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The Secret to Earth’s Shining Auroras.
Auroras appear near to the poles when material from the Sun interacts with the Earth’s magnetic field. Now ESA’s Cluster spacecraft have helped determine exactly how energetic particles are generated that cause the atmosphere to glow so brightly. Cluster has confirmed that the interactions with the Earth’s magnetosphere cause flows of gas travelling more than 300 km/second (186 miles/second) to crash into the atmosphere, generating the light show we see. Aurora seen from the space station.
ESA’s Cluster mission has established that high-speed flows of electrified gas, known as bursty bulk flows, in the Earth’s magnetic field are the carriers of decisive amounts of mass, energy and magnetic perturbation towards the Earth during magnetic substorms. When substorms occur, energetic particles strike our atmosphere, causing aurorae to shine.
Such colourful aurorae regularly light the higher latitudes in the northern and southern hemisphere. They are caused mostly by energetic electrons spiralling down the Earth’s magnetic field lines and colliding with atmospheric atoms at about 100 kilometres altitude. These electrons come from the magnetotail, a region of space on the night-side of Earth where the Sun’s wind of particles pushes the Earth’s magnetic field into a long tail.
At the tail’s centre is a denser region known as the plasmasheet. Violent changes of the plasmasheet are known as magnetic substorms. They last up to a couple of hours and somehow hurl electrons and other charged particles earthwards. Apart from the beautiful light show, substorms also excite the Earth’s ionosphere, perturbing the reception of GPS signals and communications between the Earth and orbiting satellites.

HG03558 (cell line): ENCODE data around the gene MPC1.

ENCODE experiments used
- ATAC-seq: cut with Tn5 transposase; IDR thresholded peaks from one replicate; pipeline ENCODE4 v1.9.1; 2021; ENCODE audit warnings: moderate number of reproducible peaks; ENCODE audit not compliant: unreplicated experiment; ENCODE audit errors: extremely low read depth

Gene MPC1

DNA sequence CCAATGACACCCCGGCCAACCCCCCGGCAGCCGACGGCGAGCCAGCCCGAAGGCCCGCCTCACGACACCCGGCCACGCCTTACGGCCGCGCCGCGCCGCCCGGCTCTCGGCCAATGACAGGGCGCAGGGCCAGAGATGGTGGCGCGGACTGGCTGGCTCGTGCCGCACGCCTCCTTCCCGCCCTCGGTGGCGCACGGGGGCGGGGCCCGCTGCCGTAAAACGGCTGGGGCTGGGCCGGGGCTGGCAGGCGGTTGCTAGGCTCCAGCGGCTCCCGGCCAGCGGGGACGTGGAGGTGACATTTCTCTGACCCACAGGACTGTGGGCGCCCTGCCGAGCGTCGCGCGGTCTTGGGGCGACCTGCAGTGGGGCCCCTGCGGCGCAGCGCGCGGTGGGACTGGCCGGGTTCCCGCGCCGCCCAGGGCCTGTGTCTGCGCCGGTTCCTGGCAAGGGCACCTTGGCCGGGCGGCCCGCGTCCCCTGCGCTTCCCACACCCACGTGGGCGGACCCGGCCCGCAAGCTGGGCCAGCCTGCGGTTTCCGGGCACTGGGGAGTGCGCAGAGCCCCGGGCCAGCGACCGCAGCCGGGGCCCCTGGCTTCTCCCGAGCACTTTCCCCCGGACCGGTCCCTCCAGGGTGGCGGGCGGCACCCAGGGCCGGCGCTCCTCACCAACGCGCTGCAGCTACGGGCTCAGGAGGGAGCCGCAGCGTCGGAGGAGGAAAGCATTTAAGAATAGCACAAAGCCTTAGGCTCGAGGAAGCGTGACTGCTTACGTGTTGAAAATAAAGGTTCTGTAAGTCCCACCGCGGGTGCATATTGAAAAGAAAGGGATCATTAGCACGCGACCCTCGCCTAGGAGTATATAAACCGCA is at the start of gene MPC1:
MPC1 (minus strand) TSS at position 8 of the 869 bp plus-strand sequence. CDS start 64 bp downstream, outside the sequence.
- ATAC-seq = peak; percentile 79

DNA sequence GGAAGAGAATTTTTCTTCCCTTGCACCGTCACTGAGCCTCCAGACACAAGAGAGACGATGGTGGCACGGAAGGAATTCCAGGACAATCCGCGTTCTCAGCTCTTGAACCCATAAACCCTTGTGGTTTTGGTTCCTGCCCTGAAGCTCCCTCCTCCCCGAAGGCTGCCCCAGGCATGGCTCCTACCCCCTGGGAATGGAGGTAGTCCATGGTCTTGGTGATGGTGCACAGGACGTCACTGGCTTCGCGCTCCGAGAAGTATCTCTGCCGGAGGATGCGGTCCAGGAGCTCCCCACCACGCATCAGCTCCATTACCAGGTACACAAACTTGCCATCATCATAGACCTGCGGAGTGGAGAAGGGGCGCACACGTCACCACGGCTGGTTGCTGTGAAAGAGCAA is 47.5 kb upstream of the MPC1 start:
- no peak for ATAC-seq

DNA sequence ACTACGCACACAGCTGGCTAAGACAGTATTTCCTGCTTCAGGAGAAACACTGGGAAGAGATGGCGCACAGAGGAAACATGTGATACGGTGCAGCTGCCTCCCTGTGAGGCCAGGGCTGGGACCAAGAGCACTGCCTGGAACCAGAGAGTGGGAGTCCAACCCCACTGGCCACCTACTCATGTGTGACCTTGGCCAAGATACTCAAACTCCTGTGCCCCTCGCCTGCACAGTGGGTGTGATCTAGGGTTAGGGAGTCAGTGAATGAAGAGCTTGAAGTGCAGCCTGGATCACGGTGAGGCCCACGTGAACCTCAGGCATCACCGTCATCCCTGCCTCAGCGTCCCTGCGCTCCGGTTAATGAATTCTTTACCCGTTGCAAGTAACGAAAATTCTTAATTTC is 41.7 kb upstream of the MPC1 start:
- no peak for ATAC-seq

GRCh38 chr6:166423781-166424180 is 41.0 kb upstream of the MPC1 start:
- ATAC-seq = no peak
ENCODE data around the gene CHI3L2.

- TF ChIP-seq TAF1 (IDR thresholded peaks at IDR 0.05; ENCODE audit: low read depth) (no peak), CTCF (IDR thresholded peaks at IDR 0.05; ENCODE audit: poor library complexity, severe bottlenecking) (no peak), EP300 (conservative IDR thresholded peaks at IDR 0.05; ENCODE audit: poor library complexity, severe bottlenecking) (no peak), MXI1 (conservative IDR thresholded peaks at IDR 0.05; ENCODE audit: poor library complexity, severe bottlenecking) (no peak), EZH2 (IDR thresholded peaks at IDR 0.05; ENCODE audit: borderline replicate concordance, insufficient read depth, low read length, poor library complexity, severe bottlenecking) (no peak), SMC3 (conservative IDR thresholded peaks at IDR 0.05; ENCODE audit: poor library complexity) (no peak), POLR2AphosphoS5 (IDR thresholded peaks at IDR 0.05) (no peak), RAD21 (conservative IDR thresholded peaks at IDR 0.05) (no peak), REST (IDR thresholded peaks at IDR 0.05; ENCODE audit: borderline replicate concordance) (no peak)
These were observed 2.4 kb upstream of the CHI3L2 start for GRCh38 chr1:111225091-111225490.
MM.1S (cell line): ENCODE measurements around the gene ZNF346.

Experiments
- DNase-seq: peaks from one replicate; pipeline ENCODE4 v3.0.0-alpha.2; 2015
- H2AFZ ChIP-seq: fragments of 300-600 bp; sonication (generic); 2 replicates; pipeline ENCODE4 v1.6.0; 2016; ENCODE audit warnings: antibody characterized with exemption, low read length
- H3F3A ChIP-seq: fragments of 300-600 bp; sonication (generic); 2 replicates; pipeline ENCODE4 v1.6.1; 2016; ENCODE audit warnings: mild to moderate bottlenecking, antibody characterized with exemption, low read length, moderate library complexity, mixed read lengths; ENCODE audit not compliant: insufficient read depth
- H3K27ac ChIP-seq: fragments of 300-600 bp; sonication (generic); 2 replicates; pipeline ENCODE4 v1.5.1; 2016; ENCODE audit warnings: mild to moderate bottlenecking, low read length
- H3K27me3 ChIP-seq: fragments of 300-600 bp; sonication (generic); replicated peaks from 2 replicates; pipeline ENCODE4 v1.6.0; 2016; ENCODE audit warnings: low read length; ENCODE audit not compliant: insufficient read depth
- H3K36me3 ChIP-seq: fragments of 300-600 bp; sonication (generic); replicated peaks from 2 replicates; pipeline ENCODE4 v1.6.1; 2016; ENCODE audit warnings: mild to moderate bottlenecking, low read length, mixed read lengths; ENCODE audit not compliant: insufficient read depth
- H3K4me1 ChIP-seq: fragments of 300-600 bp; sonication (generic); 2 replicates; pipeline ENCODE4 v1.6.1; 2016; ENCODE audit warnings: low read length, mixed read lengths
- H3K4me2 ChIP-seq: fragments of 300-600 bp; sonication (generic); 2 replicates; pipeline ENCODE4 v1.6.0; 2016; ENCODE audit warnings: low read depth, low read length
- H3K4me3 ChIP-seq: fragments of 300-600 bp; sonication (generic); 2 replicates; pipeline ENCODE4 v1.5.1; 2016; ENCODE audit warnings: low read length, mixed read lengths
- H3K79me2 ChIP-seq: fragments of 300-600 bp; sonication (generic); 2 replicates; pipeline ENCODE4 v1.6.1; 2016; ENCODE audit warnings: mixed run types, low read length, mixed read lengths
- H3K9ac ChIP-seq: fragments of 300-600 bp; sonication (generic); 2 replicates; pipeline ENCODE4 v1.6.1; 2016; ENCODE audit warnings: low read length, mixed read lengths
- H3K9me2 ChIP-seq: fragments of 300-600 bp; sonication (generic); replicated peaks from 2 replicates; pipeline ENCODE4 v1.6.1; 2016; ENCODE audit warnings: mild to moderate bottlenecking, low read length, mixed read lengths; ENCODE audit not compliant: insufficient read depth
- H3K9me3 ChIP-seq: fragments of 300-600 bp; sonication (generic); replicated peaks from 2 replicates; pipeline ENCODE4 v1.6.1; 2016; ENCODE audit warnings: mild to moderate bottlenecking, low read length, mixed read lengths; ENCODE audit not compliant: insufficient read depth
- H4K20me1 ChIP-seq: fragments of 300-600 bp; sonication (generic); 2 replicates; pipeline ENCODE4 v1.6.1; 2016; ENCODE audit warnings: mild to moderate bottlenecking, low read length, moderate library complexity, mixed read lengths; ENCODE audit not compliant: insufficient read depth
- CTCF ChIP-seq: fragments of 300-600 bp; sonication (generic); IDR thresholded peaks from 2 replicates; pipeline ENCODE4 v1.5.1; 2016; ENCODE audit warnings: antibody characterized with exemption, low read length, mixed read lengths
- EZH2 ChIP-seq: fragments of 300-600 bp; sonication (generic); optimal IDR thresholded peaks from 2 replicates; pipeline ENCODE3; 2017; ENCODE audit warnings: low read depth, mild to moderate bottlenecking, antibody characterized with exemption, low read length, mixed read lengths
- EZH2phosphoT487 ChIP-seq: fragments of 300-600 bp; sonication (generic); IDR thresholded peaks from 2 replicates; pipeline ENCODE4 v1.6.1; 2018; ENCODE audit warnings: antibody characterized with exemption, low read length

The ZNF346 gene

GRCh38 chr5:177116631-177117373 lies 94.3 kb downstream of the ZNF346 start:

A key issue about substorms has been to determine how they fling material earthwards. The so called 'Bursty Bulk Flows’ (BBFs), flows of gas that travel at over 300 kilometres per second through the plasmasheet, were discovered in the 1980s and became a candidate mechanism.
Observations suggested that BBFs were relatively small and typically lasted only 10 minutes, casting doubt on whether BBFs could play a major role in the magnetic substorm phenomenon. There was also doubt as to whether BBFs took place for all substorms.
Now these doubts are challenged by a statistical study of BBFs and magnetic substorms by Dr Jinbin Cao, Key Laboratory of Space Weather, CSSAR, Beijing, China, together with American and European colleagues.
Using observations of the central plasmasheet collected by three satellites of ESA’s Cluster mission during July – October of 2001 and 2002, Cao and colleagues found 67 substorms and 209 BBFs. When they used the observations of only one spacecraft, they found that 78 percent of substorms are accompanied by at least one BBF. However, by combined observations from three out of the four Cluster spacecraft, they discovered that 95.5 percent of substorms are accompanied by BBFs. "For the first time, it seems possible that all substorms are accompanied by BBFs", says Cao.
Another key result of this work is that the average BBF duration is longer than previously estimated. Single satellite observations confirmed past results that the BBF duration was around 10 minutes.
However, by combining the data from three of the Cluster spacecraft, the observations reveal an average duration almost twice as long: 18 minutes and 25 seconds. So again, the multiple spacecraft data offered by Cluster was found to reveal more about the Earth’s magnetic environment than data collected by single spacecraft.
"These new results by the Cluster mission clearly show that multi-point observations are the key to understanding the magnetic substorm phenomenon," says Philippe Escoubet, Cluster and Double star Project scientist of the European Space Agency.
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